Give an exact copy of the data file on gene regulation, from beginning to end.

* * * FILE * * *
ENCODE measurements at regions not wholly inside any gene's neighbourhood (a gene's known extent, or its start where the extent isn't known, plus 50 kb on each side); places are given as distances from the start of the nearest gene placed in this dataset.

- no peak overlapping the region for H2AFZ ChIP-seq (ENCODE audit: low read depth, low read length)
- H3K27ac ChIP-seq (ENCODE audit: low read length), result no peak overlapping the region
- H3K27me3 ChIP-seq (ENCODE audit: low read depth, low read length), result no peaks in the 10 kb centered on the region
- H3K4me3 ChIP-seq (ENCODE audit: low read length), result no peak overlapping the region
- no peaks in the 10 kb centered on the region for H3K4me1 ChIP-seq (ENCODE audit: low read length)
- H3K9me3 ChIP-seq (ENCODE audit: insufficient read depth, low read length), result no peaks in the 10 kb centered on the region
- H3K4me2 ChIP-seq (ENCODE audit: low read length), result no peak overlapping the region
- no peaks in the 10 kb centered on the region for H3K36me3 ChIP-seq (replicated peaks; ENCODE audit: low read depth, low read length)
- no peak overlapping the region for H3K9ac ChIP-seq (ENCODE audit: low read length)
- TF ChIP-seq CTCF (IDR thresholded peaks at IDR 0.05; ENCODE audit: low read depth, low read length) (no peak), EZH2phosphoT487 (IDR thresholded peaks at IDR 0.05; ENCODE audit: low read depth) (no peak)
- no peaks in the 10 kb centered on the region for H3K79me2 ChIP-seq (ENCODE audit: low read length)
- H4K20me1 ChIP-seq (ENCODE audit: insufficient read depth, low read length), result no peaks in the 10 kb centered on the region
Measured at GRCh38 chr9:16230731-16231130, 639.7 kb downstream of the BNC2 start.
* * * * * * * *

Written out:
ENCODE measurements at regions not wholly inside any gene's neighbourhood (a gene's known extent, or its start where the extent isn't known, plus 50 kb on each side); places are given as distances from the start of the nearest gene placed in this dataset.

- no peak overlapping the region for H2AFZ ChIP-seq (ENCODE audit: low read depth, low read length)
- H3K27ac ChIP-seq (ENCODE audit: low read length), result no peak overlapping the region
- H3K27me3 ChIP-seq (ENCODE audit: low read depth, low read length), result no peaks in the 10 kb centered on the region
- H3K4me3 ChIP-seq (ENCODE audit: low read length), result no peak overlapping the region
- no peaks in the 10 kb centered on the region for H3K4me1 ChIP-seq (ENCODE audit: low read length)
- H3K9me3 ChIP-seq (ENCODE audit: insufficient read depth, low read length), result no peaks in the 10 kb centered on the region
- H3K4me2 ChIP-seq (ENCODE audit: low read length), result no peak overlapping the region
- no peaks in the 10 kb centered on the region for H3K36me3 ChIP-seq (replicated peaks; ENCODE audit: low read depth, low read length)
- no peak overlapping the region for H3K9ac ChIP-seq (ENCODE audit: low read length)
- TF ChIP-seq CTCF (IDR thresholded peaks at IDR 0.05; ENCODE audit: low read depth, low read length) (no peak), EZH2phosphoT487 (IDR thresholded peaks at IDR 0.05; ENCODE audit: low read depth) (no peak)
- no peaks in the 10 kb centered on the region for H3K79me2 ChIP-seq (ENCODE audit: low read length)
- H4K20me1 ChIP-seq (ENCODE audit: insufficient read depth, low read length), result no peaks in the 10 kb centered on the region
Measured at GRCh38 chr9:16230731-16231130, 639.7 kb downstream of the BNC2 start.